Priceline's (NASDAQ:BKNG) shares fell 7% last week on the news of lowered quarterly guidance.
That weaker guidance came after the company reported some very positive numbers. It saw gross bookings and room nights booked climb dramatically, but the drag on its shares may well be due to the company not currently having a CEO. Of course, Priceline has a search underway but its unique business makes that a difficult chair to fill.
In this segment from the Motley Fool Money radio show, Chris Hill and Jason Moser explain why the company's lack of a CEO is likely related to the drop, and why its hesitance in filling the position is actually a good sign for the company's long-term health.
A transcript follows the video.
This podcast was recorded on May 6, 2016.
Chris Hill: Priceline put up some nice profits in the first quarter, but the company lowered guidance for Q2, and shares are down more than 7% this week. I feel like we've seen this movie before, Jason, in terms of the guidance.
Jason Moser: Yeah, and a bit of a CEO problem, as the cherry on top. I think, with Priceline, this is really one about what in the world does the future hold for these guys, versus the performance logged this most recent quarter. The performance this most recent quarter was really solid. Gross travel bookings were up 26%, and room nights booked jumped 31%. And that is a pure demand indicator right there. That is a sign that the demand is there. And they continue to grow that network out as really the largest provider. They are notoriously pretty conservative on their guidance. I think that has something to do with this here.
But then, the CEO issues that are plaguing them right now, that's going to have to be resolved. This is a difficult industry to maneuver. There was a lot of negotiating that went on in building up this business. I think that, with Huston stepping down ... they're going to take it slowly, but they really need to make sure that they find the right fit for the CEO to take this company forward. Even though a lot of the hard work is done, this is still a very difficult industry to maneuver, because it does require constant attention, constant negotiation. That's going to be key to them being able to keep this thing growing.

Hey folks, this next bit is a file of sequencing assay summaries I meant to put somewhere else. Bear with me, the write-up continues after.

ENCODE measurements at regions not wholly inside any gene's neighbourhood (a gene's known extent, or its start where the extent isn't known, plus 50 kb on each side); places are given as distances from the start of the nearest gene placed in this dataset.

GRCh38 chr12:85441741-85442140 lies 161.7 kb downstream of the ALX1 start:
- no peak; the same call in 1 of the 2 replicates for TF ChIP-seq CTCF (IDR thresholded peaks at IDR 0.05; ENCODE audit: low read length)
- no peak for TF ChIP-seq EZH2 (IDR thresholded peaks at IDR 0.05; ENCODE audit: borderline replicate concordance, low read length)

Hill: I think shareholders should feel good about the fact that they were very clear: Yes, the CEO is gone, yes we need a new one, no we are not going to rush this process.
Moser: Yeah, and I think that's the way you have to look at that, because, again, this is not just some business where anybody can get in there and fill his shoes. They really need to make sure they identify someone who's not only very proficient with the market itself, but also has the inclination to stay there for many years to come, and maybe not sleep with someone who works there.
Matt Argersinger: And, Jason, I think you have a theory as to who a good fit might be for that role.
Hill: Who's on the shortlist?
Moser: (laughs) Well, I mean, you look at some of the smartest minds in this industry, and I think Steve Kaufer, the CEO at TripAdvisor (NASDAQ:TRIP), is arguably the smartest mind in this business. And given what they're doing at TripAdvisor, which is kind of becoming more like a Priceline, you could do worse. If you put Priceline and TripAdvisor together, that would be a straight-up market leader that would just plague competitors for years and years to come.